The Celtics Spoil the Knicks' Return to Playoff Basketball - NBC New York

The Celtics Spoil the Knicks' Return to Playoff Basketball

Celtics come back huge in second half to take Game One.



    The Celtics Spoil the Knicks' Return to Playoff Basketball
    New York Knicks' Carmelo Anthony had a miserable second half.

    The first Knicks playoff game of the Amar'e Stoudemire/Carmelo Anthony era is in the books, and it didn't take long to remember that there's nothing fun about simply being in the post-season mix.  

    Anthony had a miserable second half, missing all but one of his 11 shots and committing an offensive foul (a terrible call, but still) that gave the Celtics a chance to win the game with seconds to play. They did just that when Ray Allen stroked a three that you could see coming from miles away, to send the Knicks to an 87-85 Game One defeat.

    Allen wasn't alone when it came to folding in the second half -- the Knicks blew a 51-39 halftime lead -- but he was the one who imploded most spectacularly on a night when the Knicks needed him to be at his best. Had he merely been average, the Knicks would likely win because Stoudemire was cooking.

    Backing up every word he's uttered since signing as a free agent, Stoudemire put the team on his back when it was struggling in the fourth quarter. He hit jumpers, acrobatic layups and a ferocious dunk over Kevin Garnett and Jermaine O'Neal.

    The team stopped going his way, though, and the final shot was a forced three from Anthony that had no chance from the moment it left his hands. That left the Celtics to celebrate and the Knicks to wonder what went wrong.

    It's not a new story, but the Knicks really do not have the proper respect for the role that rebounding plays in the game of basketball. If not for second, third and fourth chance points in the first half, the Celtics might have been too far to come back at all and the Knicks didn't get any better on the glass in the final 24 minutes.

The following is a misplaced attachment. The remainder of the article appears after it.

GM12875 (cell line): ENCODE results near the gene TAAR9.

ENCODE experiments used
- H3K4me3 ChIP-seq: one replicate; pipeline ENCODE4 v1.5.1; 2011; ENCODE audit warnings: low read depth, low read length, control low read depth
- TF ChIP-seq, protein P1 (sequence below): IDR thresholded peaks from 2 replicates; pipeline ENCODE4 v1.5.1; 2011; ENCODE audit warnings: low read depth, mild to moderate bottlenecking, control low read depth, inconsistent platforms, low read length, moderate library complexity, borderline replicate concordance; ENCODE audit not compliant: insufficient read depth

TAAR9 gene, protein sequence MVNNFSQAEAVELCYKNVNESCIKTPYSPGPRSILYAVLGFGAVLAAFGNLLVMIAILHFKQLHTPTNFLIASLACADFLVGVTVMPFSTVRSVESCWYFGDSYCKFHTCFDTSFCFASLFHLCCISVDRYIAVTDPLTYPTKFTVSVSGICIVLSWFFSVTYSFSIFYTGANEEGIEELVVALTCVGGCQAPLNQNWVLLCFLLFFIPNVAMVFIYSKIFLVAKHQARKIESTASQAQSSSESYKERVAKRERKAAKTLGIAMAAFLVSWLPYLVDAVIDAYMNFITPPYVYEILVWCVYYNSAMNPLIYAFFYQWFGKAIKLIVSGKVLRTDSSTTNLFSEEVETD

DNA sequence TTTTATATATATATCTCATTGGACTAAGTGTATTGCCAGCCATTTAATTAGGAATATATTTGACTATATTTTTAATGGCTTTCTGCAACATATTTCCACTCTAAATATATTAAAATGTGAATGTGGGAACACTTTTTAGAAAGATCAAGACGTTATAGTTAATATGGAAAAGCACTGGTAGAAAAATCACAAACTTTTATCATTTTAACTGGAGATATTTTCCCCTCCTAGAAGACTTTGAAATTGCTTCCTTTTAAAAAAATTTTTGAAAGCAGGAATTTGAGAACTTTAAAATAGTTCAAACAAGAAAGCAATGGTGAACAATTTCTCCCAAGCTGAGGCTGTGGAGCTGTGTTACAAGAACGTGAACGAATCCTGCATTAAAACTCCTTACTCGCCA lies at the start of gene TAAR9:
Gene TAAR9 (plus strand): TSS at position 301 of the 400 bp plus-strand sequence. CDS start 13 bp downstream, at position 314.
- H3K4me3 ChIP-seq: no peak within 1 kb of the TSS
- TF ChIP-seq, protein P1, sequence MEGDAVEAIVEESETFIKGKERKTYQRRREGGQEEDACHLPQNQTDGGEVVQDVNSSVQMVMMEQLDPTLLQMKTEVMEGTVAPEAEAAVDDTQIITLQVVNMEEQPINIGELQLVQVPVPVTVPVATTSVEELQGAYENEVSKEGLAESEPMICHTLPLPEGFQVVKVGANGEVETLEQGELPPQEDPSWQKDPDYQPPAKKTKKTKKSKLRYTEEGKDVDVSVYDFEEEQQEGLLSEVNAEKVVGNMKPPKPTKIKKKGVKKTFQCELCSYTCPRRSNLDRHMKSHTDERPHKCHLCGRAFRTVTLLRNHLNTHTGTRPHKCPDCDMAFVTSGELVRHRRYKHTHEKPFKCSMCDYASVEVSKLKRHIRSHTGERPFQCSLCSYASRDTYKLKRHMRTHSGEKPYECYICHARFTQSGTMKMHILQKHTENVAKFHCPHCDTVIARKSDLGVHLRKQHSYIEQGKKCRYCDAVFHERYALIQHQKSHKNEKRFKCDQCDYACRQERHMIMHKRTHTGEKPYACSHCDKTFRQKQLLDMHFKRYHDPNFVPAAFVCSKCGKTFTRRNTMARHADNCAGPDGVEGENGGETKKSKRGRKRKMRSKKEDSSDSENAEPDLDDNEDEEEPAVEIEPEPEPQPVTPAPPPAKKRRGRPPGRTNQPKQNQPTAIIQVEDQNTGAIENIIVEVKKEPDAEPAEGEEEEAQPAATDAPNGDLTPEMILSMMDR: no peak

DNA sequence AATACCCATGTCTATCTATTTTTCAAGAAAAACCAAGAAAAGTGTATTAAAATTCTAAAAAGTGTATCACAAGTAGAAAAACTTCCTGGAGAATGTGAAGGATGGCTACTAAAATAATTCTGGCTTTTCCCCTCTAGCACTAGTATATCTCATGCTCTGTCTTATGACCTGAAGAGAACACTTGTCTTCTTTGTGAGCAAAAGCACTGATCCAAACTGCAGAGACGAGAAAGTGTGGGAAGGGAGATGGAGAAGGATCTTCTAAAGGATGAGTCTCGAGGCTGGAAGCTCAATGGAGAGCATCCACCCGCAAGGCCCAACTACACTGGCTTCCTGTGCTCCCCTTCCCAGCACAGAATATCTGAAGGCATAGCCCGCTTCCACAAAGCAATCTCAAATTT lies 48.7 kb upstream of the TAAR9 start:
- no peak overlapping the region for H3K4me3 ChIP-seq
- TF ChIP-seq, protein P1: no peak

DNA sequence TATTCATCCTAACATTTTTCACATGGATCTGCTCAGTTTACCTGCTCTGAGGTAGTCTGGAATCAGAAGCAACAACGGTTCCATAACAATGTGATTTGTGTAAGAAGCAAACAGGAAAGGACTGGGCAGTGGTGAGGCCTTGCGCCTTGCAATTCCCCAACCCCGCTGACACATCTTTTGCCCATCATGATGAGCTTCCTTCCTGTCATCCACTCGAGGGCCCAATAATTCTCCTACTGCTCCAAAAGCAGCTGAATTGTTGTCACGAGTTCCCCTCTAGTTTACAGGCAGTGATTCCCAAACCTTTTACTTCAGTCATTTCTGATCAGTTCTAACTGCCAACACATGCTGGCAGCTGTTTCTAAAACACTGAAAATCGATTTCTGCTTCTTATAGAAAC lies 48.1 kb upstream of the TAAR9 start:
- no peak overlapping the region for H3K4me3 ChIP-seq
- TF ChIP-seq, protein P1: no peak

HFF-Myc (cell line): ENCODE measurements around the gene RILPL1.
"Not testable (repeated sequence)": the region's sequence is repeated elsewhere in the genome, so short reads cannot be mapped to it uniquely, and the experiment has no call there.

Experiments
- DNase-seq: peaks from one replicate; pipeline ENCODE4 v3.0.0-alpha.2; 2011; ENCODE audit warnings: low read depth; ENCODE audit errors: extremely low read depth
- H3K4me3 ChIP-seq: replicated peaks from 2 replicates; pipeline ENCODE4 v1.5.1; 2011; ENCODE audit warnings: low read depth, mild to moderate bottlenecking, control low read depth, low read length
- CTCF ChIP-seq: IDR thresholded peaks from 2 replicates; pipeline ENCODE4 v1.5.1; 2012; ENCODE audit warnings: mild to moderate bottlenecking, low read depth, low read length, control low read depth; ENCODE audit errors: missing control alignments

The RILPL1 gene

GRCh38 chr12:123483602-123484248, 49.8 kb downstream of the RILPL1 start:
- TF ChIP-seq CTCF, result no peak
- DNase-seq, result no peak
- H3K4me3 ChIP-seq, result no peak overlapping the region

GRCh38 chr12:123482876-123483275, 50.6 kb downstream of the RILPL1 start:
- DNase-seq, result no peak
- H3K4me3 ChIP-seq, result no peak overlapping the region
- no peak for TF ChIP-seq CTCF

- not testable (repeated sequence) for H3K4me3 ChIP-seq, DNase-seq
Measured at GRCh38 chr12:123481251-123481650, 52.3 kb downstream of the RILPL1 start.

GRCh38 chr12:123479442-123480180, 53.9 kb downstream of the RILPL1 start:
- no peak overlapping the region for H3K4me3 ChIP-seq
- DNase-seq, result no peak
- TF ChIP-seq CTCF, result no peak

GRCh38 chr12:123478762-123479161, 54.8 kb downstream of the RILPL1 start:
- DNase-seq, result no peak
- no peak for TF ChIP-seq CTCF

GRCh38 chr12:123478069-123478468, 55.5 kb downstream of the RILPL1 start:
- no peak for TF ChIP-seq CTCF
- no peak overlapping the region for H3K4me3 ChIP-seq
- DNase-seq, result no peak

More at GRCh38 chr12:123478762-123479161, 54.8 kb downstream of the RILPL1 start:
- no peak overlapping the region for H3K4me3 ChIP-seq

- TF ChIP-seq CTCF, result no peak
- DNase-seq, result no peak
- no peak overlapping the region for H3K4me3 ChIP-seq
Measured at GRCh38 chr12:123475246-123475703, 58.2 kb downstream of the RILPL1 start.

That shortcoming was really a shame because the Knicks did not play a bad defensive game. They contested almost every shot, forced a lot of bad ones and made the Celtics offense look uncomfortable.

    All that effort seemed to take something out of the team in the third quarter. The Knicks stopped moving the ball and settled for bad shot after bad shot en route to scoring on just six of their first 26 possessions in the second half.

    That took away their halftime lead and raised memories of the March debacle that saw the Knicks give away a bigger edge under an onslaught from the tough, experienced Celtics. This time the Knicks took the punches and returned more than a few of them but, ultimately, they still couldn't find the answer when it mattered most.

    There will be plenty of people howling about the Anthony call and the no-call on Kevin Garnett's pretty illegal looking pick on Toney Douglas before Allen's dagger, but those are things that happen in the course of a game. What killed the Knicks was the rebounding and the lost focus offensively during the second half.

    Finding the answer to beating the Celtics could be more difficult as the series moves forward if Chauncey Billups isn't healthy. The point guard went down with a knee injury late in the fourth and went straight back to the locker room.

    The word is he has a strained left knee, but there's no prognosis on what it means for his future. As bad as Billups was on Sunday, and he was bad, the prospect of Douglas and Anthony Carter running the show doesn't fill the heart with songs of joy.

    The Knicks have proven over and over again this year that they can hang with the Celtics, with or without Billups playing his best. Beating them is going to be about playing a full 48 with the same intensity and same effort that the Celtics bring when they are operating at peak levels.

    And it is going to take a lot more from Anthony than we got on Sunday night.

    Josh Alper is a writer living in New York City. You can follow him on Twitter and he is also a contributor to Pro Football Talk.